As for the placenta, it's now developed enough to take over the job of churning out those pregnancy hormones. Once it's fully formed, your body will get a bit more energy. It's about time!

HOW TO

Decide when to tell your employer

While your family and friends have probably shared their excitement over your pregnancy with you, you might not have told your coworkers or boss yet about your expected bundle of joy. Most women wait until after the first trimester, when there's less of a risk of miscarriage. However, there are certain situations that could make telling your employer sooner a good idea.

For example, if you're experiencing any complications that have you feeling sick, going to frequent doctor's appointments and feeling very preoccupied, it's probably beneficial to tell your employer. That way, you might be able to get a little slack when it comes to taking time off for appointments or sickness.

How sick you feel on a regular basis is also a determining factor for when to let your company know that you're pregnant. If morning sickness, nausea or a heightened sense of smell has you turning green and running to the bathroom multiple times throughout the workday, someone's bound to notice. Not to mention, you could probably benefit from a little understanding at this point.

Another reason why you might want to tell your boss earlier? If some of your responsibilities are dangerous. For example, if you work with chemicals or do a lot of manual labor, you might need to talk to your boss about possibly taking on different tasks while you're pregnant. Risking your health and the baby's isn't worth it!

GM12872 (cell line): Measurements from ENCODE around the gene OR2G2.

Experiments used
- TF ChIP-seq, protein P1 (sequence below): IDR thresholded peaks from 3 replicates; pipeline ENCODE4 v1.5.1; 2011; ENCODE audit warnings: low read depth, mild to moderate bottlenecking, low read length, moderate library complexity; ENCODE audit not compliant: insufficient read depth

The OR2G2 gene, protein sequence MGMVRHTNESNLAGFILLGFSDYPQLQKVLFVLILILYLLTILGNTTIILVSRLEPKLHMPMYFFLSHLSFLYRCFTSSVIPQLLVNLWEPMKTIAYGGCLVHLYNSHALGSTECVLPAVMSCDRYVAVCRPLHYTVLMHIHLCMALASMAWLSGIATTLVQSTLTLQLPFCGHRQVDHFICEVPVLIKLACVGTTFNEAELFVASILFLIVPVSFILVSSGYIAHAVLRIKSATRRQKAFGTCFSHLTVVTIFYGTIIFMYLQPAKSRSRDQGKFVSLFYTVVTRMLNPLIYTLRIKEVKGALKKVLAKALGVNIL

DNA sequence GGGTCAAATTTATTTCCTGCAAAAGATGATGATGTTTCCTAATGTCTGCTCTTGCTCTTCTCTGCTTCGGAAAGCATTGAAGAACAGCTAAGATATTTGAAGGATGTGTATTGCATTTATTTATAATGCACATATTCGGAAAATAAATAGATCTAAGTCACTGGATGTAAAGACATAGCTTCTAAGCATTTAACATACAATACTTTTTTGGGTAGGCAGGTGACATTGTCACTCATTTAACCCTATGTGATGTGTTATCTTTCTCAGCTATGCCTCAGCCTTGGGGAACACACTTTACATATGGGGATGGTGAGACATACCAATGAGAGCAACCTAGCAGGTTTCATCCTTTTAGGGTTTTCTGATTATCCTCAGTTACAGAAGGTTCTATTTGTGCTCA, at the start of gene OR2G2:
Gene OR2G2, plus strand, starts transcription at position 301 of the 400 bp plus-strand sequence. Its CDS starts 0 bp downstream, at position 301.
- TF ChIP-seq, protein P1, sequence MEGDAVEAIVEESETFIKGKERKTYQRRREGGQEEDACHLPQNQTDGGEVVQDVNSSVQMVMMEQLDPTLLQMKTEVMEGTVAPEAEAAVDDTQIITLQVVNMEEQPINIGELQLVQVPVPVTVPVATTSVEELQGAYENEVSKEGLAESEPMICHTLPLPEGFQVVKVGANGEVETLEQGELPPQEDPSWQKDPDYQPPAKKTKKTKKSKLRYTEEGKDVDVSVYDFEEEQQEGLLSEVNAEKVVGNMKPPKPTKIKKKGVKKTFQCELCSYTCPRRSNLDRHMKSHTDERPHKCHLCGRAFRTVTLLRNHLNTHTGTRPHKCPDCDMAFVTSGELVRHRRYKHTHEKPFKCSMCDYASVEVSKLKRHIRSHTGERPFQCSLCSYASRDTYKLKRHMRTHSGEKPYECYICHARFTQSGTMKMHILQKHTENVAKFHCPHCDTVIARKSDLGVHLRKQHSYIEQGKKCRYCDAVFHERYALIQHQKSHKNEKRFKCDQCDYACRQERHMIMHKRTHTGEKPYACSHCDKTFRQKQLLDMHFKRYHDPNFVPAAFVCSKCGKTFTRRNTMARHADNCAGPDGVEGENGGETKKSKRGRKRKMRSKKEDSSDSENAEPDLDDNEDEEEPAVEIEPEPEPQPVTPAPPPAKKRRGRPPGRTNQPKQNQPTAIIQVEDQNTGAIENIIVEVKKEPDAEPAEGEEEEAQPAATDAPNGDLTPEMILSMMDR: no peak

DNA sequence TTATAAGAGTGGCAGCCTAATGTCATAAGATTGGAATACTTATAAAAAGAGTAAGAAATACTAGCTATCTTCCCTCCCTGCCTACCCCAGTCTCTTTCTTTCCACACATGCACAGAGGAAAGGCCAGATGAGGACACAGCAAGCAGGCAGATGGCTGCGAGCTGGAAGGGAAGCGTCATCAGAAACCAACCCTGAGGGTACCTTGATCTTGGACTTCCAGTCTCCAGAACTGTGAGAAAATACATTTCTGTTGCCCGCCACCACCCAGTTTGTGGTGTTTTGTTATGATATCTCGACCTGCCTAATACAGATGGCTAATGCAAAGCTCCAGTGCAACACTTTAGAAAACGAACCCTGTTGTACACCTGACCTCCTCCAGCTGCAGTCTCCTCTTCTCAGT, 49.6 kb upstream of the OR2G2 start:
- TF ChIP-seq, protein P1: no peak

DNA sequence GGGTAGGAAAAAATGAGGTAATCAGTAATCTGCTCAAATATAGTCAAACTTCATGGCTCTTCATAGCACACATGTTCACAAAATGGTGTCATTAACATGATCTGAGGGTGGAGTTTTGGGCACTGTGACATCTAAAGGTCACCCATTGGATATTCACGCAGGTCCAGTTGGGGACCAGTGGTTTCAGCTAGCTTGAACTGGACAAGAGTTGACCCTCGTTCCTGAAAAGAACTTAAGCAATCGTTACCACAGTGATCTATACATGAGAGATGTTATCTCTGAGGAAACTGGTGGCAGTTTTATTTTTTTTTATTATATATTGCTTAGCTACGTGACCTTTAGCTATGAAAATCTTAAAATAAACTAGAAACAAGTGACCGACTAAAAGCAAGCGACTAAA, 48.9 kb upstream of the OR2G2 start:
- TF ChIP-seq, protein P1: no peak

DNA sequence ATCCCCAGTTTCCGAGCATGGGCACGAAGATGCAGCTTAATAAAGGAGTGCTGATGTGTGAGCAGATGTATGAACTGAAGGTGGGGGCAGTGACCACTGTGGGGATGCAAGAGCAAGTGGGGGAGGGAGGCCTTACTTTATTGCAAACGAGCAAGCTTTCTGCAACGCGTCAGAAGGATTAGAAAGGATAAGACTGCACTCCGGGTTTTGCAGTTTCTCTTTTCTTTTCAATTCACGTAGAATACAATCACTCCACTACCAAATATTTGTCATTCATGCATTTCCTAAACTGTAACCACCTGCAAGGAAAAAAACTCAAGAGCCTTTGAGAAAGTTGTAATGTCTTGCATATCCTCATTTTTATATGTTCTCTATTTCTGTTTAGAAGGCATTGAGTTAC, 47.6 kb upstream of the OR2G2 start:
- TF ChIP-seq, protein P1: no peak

Before you break the news, it's a good idea to get an idea of how your bosses will respond. While it's illegal to fire or demote someone for being pregnant, there are still some employers who are less than enthusiastic about the news. If you think your boss might be one of those people, you might want to wait to discuss your pregnancy until you start showing. Better yet, if you have a coworker who you're friendly with who's been pregnant while working at the company, discreetly ask her how she handled it.

Once you tell your boss, you'll be able to make the necessary arrangements for the transition into maternity leave. For example, you might start working on a few important projects that need to be completed before your due date, or perhaps you'll need to start training someone who can take over your duties for a couple months while you're gone.

Also, don't forget to head over to human resources to discuss the length of the maternity leave you're entitled to, as well as whether it's paid or not. This can vary by state and company.

Finally, take note of any changes that may occur after you tell your boss. If your workload suddenly increases or decreases, your supervisor starts making comments about how pregnancy is affecting your work or you just think you're being treated unfairly because you're pregnant, documenting these instances and bringing them to human resources can ensure that the issue gets addressed. Discrimination against expectant mothers is illegal.